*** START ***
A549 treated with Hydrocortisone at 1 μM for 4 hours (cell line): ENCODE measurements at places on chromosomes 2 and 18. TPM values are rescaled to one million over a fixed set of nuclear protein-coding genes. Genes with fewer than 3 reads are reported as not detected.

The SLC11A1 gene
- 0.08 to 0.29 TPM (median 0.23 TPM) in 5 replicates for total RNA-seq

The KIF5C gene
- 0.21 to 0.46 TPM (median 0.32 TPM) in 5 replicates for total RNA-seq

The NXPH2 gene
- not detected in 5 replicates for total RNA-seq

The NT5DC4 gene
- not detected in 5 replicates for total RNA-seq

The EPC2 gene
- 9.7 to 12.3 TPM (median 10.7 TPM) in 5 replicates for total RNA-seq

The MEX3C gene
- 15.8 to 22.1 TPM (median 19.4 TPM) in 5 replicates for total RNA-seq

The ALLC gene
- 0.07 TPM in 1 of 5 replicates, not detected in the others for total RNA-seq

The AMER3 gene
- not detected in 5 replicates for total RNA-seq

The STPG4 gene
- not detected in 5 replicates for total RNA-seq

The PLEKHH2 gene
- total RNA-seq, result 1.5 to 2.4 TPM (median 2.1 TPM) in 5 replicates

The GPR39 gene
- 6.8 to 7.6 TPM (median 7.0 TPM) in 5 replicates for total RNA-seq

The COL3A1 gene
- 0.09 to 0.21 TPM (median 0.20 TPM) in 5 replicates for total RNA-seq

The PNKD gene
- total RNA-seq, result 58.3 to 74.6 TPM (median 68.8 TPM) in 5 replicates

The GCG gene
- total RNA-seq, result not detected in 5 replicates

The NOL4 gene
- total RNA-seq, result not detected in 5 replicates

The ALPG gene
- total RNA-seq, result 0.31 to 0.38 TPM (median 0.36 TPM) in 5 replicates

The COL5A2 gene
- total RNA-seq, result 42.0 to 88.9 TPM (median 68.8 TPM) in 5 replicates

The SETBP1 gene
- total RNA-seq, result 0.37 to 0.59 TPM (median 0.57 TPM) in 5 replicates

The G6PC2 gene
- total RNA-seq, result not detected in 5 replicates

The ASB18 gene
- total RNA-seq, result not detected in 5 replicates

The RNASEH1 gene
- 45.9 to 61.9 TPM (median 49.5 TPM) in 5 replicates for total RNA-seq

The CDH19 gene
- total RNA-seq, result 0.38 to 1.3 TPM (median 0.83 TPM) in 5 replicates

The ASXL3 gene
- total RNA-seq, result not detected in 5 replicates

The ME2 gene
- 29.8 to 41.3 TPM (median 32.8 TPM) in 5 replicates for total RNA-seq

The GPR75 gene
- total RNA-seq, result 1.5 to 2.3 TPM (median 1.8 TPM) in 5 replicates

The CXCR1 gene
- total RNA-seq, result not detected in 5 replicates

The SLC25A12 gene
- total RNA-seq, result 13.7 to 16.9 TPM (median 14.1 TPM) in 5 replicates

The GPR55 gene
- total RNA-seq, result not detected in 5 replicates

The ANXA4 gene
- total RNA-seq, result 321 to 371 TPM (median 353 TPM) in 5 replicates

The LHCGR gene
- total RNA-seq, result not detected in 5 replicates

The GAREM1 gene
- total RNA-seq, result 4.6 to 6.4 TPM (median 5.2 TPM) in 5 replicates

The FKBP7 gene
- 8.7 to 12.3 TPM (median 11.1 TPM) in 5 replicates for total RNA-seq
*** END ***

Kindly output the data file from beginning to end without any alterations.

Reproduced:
A549 treated with Hydrocortisone at 1 μM for 4 hours (cell line): ENCODE measurements at places on chromosomes 2 and 18. TPM values are rescaled to one million over a fixed set of nuclear protein-coding genes. Genes with fewer than 3 reads are reported as not detected.

The SLC11A1 gene
- 0.08 to 0.29 TPM (median 0.23 TPM) in 5 replicates for total RNA-seq

The KIF5C gene
- 0.21 to 0.46 TPM (median 0.32 TPM) in 5 replicates for total RNA-seq

The NXPH2 gene
- not detected in 5 replicates for total RNA-seq

The NT5DC4 gene
- not detected in 5 replicates for total RNA-seq

The EPC2 gene
- 9.7 to 12.3 TPM (median 10.7 TPM) in 5 replicates for total RNA-seq

The MEX3C gene
- 15.8 to 22.1 TPM (median 19.4 TPM) in 5 replicates for total RNA-seq

The ALLC gene
- 0.07 TPM in 1 of 5 replicates, not detected in the others for total RNA-seq

The AMER3 gene
- not detected in 5 replicates for total RNA-seq

The STPG4 gene
- not detected in 5 replicates for total RNA-seq

The PLEKHH2 gene
- total RNA-seq, result 1.5 to 2.4 TPM (median 2.1 TPM) in 5 replicates

The GPR39 gene
- 6.8 to 7.6 TPM (median 7.0 TPM) in 5 replicates for total RNA-seq

The COL3A1 gene
- 0.09 to 0.21 TPM (median 0.20 TPM) in 5 replicates for total RNA-seq

The PNKD gene
- total RNA-seq, result 58.3 to 74.6 TPM (median 68.8 TPM) in 5 replicates

The GCG gene
- total RNA-seq, result not detected in 5 replicates

The NOL4 gene
- total RNA-seq, result not detected in 5 replicates

The ALPG gene
- total RNA-seq, result 0.31 to 0.38 TPM (median 0.36 TPM) in 5 replicates

The COL5A2 gene
- total RNA-seq, result 42.0 to 88.9 TPM (median 68.8 TPM) in 5 replicates

The SETBP1 gene
- total RNA-seq, result 0.37 to 0.59 TPM (median 0.57 TPM) in 5 replicates

The G6PC2 gene
- total RNA-seq, result not detected in 5 replicates

The ASB18 gene
- total RNA-seq, result not detected in 5 replicates

The RNASEH1 gene
- 45.9 to 61.9 TPM (median 49.5 TPM) in 5 replicates for total RNA-seq

The CDH19 gene
- total RNA-seq, result 0.38 to 1.3 TPM (median 0.83 TPM) in 5 replicates

The ASXL3 gene
- total RNA-seq, result not detected in 5 replicates

The ME2 gene
- 29.8 to 41.3 TPM (median 32.8 TPM) in 5 replicates for total RNA-seq

The GPR75 gene
- total RNA-seq, result 1.5 to 2.3 TPM (median 1.8 TPM) in 5 replicates

The CXCR1 gene
- total RNA-seq, result not detected in 5 replicates

The SLC25A12 gene
- total RNA-seq, result 13.7 to 16.9 TPM (median 14.1 TPM) in 5 replicates

The GPR55 gene
- total RNA-seq, result not detected in 5 replicates

The ANXA4 gene
- total RNA-seq, result 321 to 371 TPM (median 353 TPM) in 5 replicates

The LHCGR gene
- total RNA-seq, result not detected in 5 replicates

The GAREM1 gene
- total RNA-seq, result 4.6 to 6.4 TPM (median 5.2 TPM) in 5 replicates

The FKBP7 gene
- 8.7 to 12.3 TPM (median 11.1 TPM) in 5 replicates for total RNA-seq